3. Astrid

        astrid

          Astrid is a solid task manager developed by the Google folks (you know Google always makes good stuff). Tasks are easy to add and easy to check off when you’re done (my least favorite thing is having to “edit” a task to mark it “complete”). You can also add a timer – you know I like timers! – to help you build that sense of urgency. But what people like most about it isn’t the features but the notifications, which offer friendly encouragement to help motivate you to finish up.

          Also, Astrid plugs into Locale (see above) so you can set geographical reminders (as in Toodo, below).

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          4. TooDo

          toodo

            TooDo is another task management application, this time with online synching, either with Toodledo or Remember the Milk. Synchronization is both ways – tasks created or marked completed on TooDo can be seen online, and vice versa. It also has a couple of really nice features – first, you can add voice, photo, and video notes to your tasks, and second, you can set geographical reminders to pop up whenever you’re in a specific location (based on the GPS).

            5. PF Voicemail+

            PhoneFusion’s Voicemail+ offers a really slick way to get visual voicemail on your Android phone. You need to register for a free account and forward your voicemail to them (which not super-difficult, and is required for other voicemail replacement services like YouMail as well). Once it’s set up, though, you’ll be able to scroll through your voicemails, listen to the ones you want and ignore the ones you don’t (they’re identified by number and name from Caller ID), delete messages, and respond by text.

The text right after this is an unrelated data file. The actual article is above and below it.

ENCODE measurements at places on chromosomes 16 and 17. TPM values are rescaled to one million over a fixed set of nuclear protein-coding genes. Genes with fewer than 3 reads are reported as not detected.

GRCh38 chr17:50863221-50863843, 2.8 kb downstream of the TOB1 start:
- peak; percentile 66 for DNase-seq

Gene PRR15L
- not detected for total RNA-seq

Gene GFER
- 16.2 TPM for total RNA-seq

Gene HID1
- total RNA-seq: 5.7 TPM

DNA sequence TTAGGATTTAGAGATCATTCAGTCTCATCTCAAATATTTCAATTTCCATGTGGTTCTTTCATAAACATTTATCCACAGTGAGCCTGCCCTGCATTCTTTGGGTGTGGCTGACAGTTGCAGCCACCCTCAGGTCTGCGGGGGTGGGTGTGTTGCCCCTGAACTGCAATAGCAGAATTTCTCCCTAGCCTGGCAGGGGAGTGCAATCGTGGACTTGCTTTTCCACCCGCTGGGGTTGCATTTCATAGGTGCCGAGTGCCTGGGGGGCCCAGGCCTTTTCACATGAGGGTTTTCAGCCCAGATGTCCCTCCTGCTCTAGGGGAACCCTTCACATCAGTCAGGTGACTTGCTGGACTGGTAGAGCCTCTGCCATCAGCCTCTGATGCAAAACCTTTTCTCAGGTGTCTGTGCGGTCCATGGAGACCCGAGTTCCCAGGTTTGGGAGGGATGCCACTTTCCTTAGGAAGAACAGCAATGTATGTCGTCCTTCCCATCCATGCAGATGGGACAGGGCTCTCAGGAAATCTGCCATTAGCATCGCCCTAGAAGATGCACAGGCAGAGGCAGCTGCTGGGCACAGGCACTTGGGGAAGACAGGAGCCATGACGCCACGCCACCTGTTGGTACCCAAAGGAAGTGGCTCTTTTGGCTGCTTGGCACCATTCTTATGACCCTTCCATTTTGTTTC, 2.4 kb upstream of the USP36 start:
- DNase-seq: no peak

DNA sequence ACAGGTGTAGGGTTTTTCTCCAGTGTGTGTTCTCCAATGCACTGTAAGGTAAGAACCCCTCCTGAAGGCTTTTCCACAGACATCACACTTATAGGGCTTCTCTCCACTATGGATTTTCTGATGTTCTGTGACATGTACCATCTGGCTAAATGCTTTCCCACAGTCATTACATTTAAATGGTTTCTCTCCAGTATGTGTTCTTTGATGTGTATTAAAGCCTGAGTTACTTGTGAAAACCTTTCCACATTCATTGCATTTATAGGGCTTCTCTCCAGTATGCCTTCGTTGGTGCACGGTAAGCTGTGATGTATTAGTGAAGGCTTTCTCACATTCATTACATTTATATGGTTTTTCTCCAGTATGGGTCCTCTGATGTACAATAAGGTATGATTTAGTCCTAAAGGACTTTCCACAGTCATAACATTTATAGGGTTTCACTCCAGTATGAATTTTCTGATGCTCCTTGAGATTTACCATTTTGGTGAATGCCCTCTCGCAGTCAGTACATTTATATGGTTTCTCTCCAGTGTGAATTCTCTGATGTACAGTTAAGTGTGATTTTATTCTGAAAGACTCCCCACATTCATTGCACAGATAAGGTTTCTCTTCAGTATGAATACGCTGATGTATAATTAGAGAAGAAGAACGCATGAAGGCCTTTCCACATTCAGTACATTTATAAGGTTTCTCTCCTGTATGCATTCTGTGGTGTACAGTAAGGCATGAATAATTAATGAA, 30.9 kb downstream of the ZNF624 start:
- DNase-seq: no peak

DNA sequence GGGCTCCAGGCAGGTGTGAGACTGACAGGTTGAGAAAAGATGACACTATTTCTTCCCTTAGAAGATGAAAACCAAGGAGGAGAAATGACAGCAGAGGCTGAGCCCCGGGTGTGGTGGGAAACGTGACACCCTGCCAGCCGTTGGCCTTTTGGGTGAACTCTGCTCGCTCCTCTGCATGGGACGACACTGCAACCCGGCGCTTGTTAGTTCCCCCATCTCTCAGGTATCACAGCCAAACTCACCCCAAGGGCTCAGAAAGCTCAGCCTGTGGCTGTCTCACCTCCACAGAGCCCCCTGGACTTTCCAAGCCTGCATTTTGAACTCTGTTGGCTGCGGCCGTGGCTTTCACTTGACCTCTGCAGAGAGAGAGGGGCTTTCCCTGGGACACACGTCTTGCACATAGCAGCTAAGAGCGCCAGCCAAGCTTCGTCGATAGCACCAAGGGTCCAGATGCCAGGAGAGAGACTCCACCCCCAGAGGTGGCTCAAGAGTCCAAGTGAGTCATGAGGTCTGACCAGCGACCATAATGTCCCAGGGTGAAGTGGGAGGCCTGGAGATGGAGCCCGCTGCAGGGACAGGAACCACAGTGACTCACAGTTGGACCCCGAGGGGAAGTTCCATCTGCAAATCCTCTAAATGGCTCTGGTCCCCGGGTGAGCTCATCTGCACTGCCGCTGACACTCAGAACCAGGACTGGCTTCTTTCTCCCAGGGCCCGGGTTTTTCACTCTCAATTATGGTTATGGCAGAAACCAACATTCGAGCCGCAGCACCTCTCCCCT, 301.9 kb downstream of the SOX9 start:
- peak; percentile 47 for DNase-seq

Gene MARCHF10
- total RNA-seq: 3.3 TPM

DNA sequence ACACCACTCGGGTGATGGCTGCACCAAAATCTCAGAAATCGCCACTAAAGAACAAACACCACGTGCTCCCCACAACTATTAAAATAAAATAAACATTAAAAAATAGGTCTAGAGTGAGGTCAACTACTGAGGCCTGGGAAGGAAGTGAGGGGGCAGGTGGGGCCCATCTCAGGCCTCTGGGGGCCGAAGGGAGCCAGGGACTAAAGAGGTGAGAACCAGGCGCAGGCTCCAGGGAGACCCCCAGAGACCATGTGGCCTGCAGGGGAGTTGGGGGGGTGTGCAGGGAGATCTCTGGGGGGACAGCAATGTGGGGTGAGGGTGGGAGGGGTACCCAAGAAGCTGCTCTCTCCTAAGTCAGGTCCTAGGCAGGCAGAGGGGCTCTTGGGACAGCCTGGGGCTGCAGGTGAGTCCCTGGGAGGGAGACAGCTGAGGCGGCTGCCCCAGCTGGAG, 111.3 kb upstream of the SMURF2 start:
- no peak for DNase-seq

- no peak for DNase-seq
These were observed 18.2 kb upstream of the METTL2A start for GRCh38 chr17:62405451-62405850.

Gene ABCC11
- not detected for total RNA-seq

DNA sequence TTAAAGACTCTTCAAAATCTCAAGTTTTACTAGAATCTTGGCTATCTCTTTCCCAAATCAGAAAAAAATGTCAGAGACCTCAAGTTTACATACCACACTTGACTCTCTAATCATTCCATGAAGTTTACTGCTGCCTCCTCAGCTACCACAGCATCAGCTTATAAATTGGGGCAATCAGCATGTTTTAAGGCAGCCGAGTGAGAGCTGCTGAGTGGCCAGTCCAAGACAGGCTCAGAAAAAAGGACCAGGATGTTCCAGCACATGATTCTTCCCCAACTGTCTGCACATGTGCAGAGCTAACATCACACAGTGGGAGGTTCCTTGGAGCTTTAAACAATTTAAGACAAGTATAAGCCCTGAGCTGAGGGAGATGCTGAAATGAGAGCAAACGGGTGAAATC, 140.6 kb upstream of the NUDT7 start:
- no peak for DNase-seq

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            6. PostBot

            postbot

              PostBot is an open source app for posting text and images to WordPress blogs (WordPress.com or self-hosted). You can set up multiple blogs and choose which to post to from the settings. Control over how images post is somewhat lacking – you can choose to align them left, right, or center when you set up the blog; after that, all images will be posted the same way unless you change the settings. Other than that, this is a great little app for posting quick thoughts and photos from your Android phone.

              That oughtta keep you busy for a while. Make sure you come back tomorrow to check out six more!

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              Last Updated on September 17, 2018

              Why Do I Have Bad Luck? 2 Simple Things to Change Your Destiny